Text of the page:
I have a prototype of a retrieval-augmented generation search experience for the Pigweed docs. I need a way to measure whether the various changes I make are improving or reducing the quality of the system. This is how I do it.
Over in my pigweedai repo I am prototyping a retrieval-augmented generation search experience for the Pigweed docs. I need a way to systematically track whether the changes that I make to the system are making the experience better or worse.
For example, I’m currently using
gpt-3.5-turbo, which has a 4K
token context window. OpenAI recently released a version of
gpt-3.5-turbo which has a 16K context window. This means the
system can now handle more input data and generate longer output
responses. Ideally I will have a way to quickly and systematically
compare the responses between my system when it uses the 4K and 16K
I am using the term “evals” generally. “Evals” is short for “evaluation procedures”. My usage of the term is not related to OpenAI’s Evals framework. I do draw heavily from the general definition of “evals” that I’ve seen in the OpenAI docs, though.
From Strategy: Test changes systematically:
Good evals are:
- Representative of real-world usage (or at least diverse)
- Contain many test cases for greater statistical power
- Easy to automate or repeat
I’m just going to run through the key pieces of the architecture. If you skim each section hopefully it’ll be clear by the end how they all fit together.
My prototype has been logging the queries that people have entered into the system. So I had a lot of real-world queries readily available. I curated those questions into a set of representative questions. I’m storing it as JSON, like this:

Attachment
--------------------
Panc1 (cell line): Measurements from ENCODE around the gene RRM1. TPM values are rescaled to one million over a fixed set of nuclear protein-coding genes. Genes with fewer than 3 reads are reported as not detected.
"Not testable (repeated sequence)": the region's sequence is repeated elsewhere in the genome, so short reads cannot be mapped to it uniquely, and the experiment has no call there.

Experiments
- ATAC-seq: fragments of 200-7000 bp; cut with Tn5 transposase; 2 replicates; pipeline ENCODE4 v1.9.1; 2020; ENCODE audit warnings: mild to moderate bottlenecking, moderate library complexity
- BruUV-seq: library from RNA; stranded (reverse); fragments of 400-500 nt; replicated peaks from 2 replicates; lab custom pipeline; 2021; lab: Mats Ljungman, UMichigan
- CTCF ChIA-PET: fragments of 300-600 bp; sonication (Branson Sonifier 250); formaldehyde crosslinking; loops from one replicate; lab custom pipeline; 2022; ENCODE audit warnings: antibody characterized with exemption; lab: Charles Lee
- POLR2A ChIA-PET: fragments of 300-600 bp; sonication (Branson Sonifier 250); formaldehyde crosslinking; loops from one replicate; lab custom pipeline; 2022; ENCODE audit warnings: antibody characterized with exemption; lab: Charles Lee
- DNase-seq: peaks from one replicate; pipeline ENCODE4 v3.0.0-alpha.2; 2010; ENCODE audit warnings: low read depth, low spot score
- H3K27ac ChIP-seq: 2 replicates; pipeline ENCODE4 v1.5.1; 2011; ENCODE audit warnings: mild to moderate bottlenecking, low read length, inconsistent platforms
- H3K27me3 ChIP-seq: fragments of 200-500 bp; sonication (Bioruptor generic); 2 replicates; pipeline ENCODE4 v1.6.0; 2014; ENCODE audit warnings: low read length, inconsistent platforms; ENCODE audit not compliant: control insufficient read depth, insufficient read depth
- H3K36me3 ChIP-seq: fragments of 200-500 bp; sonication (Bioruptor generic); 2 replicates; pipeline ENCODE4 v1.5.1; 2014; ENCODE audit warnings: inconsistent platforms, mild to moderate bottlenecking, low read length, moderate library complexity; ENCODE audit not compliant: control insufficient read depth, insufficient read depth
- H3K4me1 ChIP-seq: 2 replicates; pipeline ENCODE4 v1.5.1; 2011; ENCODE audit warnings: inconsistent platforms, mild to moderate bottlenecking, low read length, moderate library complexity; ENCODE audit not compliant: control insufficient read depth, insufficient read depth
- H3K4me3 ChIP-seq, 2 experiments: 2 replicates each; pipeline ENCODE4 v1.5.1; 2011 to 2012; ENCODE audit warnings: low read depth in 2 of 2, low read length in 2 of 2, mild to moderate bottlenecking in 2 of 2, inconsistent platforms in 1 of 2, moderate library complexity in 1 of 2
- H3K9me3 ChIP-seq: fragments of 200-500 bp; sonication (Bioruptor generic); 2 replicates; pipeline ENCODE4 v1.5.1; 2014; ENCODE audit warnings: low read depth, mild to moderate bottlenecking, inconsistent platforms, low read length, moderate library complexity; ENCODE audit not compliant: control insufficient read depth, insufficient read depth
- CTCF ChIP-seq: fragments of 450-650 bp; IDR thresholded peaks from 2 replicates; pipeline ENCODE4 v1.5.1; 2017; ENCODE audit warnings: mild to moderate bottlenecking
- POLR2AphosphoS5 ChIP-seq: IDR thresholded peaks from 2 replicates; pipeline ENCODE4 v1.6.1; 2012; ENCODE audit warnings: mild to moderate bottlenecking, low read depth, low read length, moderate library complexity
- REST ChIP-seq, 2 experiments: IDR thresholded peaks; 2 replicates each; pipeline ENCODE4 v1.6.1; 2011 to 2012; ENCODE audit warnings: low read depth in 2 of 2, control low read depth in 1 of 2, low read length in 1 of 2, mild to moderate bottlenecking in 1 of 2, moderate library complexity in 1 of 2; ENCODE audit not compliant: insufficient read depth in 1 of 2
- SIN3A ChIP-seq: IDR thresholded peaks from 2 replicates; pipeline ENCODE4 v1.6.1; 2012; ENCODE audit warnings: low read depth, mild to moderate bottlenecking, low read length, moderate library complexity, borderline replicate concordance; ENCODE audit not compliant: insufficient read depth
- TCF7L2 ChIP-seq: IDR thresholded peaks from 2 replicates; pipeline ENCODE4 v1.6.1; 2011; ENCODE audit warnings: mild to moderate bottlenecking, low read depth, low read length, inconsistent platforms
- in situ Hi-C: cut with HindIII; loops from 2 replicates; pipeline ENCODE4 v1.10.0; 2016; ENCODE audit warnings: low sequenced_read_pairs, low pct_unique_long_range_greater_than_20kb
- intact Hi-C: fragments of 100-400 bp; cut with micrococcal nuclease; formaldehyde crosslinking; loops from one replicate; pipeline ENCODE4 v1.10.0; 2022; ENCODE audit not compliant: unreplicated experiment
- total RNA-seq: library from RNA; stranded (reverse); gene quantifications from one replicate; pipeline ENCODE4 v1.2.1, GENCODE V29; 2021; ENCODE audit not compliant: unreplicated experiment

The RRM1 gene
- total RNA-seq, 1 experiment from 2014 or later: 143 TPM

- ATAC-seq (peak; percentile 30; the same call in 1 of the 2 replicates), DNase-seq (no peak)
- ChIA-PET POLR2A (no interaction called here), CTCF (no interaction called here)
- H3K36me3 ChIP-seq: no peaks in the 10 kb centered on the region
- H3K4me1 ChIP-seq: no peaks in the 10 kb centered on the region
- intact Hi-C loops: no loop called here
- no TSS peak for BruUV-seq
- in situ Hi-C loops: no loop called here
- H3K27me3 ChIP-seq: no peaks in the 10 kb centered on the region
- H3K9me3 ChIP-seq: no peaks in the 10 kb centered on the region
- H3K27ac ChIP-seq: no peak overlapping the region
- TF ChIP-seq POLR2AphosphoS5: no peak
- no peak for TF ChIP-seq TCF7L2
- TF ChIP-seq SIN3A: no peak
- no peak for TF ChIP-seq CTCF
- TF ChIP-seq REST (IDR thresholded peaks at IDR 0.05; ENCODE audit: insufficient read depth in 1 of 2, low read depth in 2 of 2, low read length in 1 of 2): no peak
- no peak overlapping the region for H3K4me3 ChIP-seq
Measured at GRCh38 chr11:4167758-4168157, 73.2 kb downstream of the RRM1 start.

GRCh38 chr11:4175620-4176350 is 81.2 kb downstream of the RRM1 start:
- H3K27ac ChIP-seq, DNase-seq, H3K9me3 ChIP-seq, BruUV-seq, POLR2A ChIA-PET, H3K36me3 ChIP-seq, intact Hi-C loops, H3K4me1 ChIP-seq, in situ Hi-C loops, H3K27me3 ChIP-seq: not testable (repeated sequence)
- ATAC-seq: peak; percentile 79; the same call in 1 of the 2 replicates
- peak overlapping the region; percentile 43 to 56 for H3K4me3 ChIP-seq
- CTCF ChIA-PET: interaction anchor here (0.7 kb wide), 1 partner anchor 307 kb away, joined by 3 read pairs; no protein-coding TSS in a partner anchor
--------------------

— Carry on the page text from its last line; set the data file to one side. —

The category names like
offtopic and the
expectations sentences are basically just documentation to
help me remember why these questions are representative.
Snapshots of the embeddings database
When preparing to run eval tests, I take a snapshot of the embeddings data. If I ever need to reproduce this particular system, I will need these exact embeddings (and associated documentation sections) to do so.
Running the eval tests
I have a little Python script that just runs through the representative questions, asks each question to my system, and saves the response.
An important implementation detail
The representative questions should get processed through the same
system that users interact with. For example, my web UI sends questions
to the backend over the
/chat endpoint. I thought about setting up
/eval endpoint to streamline the process, but then I realized
that the endpoints would probably get subtly different over time. So
the eval logic runs through the same
/chat endpoint that users experience.
Publishing the results
I’m using GitHub’s release infrastructure to publish the results, store the embeddings database snapshot, and store the code snapshot. Example: v0